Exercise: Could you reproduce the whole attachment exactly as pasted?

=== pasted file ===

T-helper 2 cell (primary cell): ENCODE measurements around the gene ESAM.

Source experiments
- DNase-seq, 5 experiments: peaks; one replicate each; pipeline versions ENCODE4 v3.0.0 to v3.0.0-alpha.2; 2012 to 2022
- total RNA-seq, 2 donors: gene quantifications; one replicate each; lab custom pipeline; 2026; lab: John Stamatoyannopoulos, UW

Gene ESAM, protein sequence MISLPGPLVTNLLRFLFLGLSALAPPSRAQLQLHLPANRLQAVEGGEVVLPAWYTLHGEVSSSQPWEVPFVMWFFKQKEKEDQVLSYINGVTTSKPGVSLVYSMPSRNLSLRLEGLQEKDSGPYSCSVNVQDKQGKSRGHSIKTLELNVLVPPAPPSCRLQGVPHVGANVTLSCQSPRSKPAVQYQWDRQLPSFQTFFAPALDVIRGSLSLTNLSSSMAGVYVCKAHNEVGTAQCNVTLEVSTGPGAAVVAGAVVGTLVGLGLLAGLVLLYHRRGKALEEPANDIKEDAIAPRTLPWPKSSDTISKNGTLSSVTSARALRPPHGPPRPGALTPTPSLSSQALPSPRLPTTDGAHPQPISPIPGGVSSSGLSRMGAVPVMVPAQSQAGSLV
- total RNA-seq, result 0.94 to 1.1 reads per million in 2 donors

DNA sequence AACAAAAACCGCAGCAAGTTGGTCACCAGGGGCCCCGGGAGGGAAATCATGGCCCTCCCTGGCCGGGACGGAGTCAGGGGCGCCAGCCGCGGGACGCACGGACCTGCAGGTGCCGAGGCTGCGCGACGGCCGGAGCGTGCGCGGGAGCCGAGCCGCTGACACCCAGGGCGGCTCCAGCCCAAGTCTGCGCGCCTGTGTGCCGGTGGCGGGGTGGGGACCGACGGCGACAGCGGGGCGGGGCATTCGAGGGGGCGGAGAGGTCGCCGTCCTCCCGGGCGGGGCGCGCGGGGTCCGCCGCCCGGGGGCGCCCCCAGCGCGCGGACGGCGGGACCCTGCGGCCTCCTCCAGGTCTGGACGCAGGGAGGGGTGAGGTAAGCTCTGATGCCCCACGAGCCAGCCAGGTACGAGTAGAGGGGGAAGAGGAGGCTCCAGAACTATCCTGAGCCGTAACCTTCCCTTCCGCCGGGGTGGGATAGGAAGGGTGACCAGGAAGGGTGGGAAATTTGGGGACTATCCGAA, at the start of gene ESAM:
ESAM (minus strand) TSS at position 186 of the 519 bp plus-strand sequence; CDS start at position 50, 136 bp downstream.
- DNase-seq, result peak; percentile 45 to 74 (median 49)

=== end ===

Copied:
T-helper 2 cell (primary cell): ENCODE measurements around the gene ESAM.

Source experiments
- DNase-seq, 5 experiments: peaks; one replicate each; pipeline versions ENCODE4 v3.0.0 to v3.0.0-alpha.2; 2012 to 2022
- total RNA-seq, 2 donors: gene quantifications; one replicate each; lab custom pipeline; 2026; lab: John Stamatoyannopoulos, UW

Gene ESAM, protein sequence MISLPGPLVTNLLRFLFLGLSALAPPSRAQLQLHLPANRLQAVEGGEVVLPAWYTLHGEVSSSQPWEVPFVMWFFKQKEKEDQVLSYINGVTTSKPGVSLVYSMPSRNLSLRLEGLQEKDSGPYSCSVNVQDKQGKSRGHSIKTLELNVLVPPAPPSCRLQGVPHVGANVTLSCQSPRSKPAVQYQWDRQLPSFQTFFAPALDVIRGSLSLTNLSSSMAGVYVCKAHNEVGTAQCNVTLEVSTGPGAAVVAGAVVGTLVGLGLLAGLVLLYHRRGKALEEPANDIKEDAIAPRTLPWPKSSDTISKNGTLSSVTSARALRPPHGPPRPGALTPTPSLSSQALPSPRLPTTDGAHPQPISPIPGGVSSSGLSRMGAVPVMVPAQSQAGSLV
- total RNA-seq, result 0.94 to 1.1 reads per million in 2 donors

DNA sequence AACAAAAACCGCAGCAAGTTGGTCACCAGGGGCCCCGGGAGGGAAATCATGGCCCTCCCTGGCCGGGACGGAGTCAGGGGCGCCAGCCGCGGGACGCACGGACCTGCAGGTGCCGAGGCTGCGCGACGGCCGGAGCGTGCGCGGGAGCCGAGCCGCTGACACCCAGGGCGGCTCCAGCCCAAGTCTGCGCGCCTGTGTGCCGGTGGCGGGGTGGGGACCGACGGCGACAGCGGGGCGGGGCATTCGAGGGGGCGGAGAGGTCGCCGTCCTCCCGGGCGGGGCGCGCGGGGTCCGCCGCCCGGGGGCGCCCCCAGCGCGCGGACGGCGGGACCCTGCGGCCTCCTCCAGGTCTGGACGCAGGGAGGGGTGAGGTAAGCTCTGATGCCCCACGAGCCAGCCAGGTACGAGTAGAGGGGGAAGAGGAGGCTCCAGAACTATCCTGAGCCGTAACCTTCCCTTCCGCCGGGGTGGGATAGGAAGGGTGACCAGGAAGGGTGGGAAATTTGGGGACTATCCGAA, at the start of gene ESAM:
ESAM (minus strand) TSS at position 186 of the 519 bp plus-strand sequence; CDS start at position 50, 136 bp downstream.
- DNase-seq, result peak; percentile 45 to 74 (median 49)